When it comes to bringing technology into the classroom, a lot of cool tools exist, but no matter how great they are, if they do not address the standards, you cannot use them with your students. Thankfully, many new technologies are being designed with the standards in mind, particularly the Common Core Standards. In our newest series, educational expert and eighth-grade teacher Stacy Zeiger will showcase the best tech resources for your classroom.
What are the Common Core Standards?
The Common Core Standards represent the skills and concepts that children throughout the United States need to know. Currently 45 out of 50 states have adopted the Common Core Standards to guide classroom teaching. Parents can also refer to the standards to know what skills and resources are appropriate to use with their children.
Teaching Informational Texts with Web 2.0
Finding informational texts that engage students can be a challenge. A lot of informational texts are written above the level your students are at and you rarely have the time to seek out articles, informational videos and other pieces of information your students will enjoy. Nevertheless, informational texts are the type of texts your students are most likely to encounter as they go through life and the Common Core Standards have devoted an entire thread to this type of text.
The Common Core Standards divide the standards related to informational texts into four main sections: key ideas and details, craft and structure, integration of knowledge and ideas and range of reading and level of text complexity. While the individual standards within these strands vary, many of the resources you will find online related to informational texts can be used to address them at any level.
Finding informational texts online
Before you can use resources to help students analyze and discuss informational texts, you have to find those informational texts. Resources such as Scholastic News and National Geographic Kids offer multiple texts designed to appeal to students at different grade-levels. Students can access kid-friendly versions of newspapers such as the Washington Post online and, for older students, teachers can access lesson plans designed to use articles from papers such as the New York Times.
Thinking beyond articles
Teachers often get caught up on the word “text” when it comes to teaching informational texts and think they must only use books or articles, but, particularly when it comes to informational texts, it’s important to think beyond the traditional. Look to non-traditional texts and other resources to help make information that would typically be boring more engaging for students. For example, Timbuktu, an iPad magazine, features articles, videos, illustrations and games all related to the topic’s theme. Photos from Fotopedia’s Wildlife “Photozine” help students learn about animals and plants by seeing them first-hand. Virtual Field Trips help students experience museums, factories and other real-life, historical and scientific information. While none of these resources are traditional, they still address the standards.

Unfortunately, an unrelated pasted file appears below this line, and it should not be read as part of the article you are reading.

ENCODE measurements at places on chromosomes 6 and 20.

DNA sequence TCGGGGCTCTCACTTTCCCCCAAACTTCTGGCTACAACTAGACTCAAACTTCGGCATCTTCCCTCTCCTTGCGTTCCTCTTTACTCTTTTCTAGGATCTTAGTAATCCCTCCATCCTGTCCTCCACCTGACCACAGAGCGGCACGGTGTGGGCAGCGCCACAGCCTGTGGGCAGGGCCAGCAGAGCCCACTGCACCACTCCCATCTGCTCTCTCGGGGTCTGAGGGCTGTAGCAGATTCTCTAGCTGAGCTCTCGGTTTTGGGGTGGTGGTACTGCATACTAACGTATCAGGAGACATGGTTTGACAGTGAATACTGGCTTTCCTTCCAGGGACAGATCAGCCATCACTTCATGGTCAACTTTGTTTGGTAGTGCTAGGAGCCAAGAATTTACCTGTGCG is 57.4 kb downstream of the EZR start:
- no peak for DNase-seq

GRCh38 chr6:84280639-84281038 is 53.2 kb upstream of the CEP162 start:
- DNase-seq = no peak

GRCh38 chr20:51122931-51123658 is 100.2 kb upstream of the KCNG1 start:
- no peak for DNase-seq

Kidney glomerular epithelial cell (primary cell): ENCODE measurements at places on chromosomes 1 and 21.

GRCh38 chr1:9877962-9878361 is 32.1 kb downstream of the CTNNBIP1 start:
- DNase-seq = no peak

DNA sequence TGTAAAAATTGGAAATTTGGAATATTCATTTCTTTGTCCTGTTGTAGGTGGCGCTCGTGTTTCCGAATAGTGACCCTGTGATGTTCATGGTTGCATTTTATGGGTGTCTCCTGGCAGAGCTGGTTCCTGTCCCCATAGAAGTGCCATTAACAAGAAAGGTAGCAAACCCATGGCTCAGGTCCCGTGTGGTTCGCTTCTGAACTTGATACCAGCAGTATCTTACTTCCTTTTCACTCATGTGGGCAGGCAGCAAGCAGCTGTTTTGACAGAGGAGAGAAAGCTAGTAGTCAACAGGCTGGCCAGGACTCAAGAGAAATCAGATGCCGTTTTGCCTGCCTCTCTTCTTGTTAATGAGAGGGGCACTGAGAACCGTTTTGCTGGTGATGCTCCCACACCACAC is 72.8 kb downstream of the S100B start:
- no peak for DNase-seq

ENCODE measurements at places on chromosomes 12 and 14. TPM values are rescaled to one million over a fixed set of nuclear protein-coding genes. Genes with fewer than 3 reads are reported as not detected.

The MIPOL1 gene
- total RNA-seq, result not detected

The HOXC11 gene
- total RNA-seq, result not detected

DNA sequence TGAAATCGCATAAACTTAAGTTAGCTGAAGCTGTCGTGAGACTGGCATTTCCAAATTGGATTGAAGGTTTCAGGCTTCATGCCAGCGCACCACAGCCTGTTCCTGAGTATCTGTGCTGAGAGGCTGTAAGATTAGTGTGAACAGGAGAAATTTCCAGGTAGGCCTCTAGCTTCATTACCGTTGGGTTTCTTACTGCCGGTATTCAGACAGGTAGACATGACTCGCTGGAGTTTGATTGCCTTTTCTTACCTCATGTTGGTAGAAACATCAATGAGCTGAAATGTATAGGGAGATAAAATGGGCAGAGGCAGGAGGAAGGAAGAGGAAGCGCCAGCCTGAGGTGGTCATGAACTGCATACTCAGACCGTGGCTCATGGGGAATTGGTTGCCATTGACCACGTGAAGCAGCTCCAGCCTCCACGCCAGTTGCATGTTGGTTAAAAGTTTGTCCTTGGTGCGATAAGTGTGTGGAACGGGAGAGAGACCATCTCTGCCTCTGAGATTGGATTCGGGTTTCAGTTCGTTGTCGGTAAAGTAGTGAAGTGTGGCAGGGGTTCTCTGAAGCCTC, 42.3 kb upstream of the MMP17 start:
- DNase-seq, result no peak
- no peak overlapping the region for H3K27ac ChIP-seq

One of the keys to the standards related to informational texts is learning how to evaluate information. When you stick to the textbook or photocopies of informational texts, you’re limited with what resources you can provide your students. Online, students have access to multiple texts and multiple types of texts. As students view different texts on topics, they learn how a photograph can convey different information than a chart and how both may make something easier to understand than a long article. Students are also exposed to hundreds, if not thousands of points of view on a given topic and as they read different texts, watch videos or view pictures, they learn how to evaluate each text to determine what the author’s point of view is and how it fits with their own point of view or their own understanding of a topic. Resources such as mind-mapping and visual-thinking tools, such as Webspiration and Mindomo give students ways to organize that information as well.
Variety is key
When it comes to teaching the Common Core Standards related to informational texts, variety is key. The more texts you can expose students too, the easier it will be for them to develop the skills to pull out key details and information, understand the craft and structure of the texts and learn how to analyze the texts in relation to the accuracy of information, the point of view and other critical elements.